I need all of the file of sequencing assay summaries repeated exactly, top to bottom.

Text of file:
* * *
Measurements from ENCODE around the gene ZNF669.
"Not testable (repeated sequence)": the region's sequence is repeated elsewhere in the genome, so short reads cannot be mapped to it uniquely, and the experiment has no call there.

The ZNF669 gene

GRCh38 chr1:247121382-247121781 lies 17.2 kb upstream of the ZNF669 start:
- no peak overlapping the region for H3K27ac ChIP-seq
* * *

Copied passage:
Measurements from ENCODE around the gene ZNF669.
"Not testable (repeated sequence)": the region's sequence is repeated elsewhere in the genome, so short reads cannot be mapped to it uniquely, and the experiment has no call there.

The ZNF669 gene

GRCh38 chr1:247121382-247121781 lies 17.2 kb upstream of the ZNF669 start:
- no peak overlapping the region for H3K27ac ChIP-seq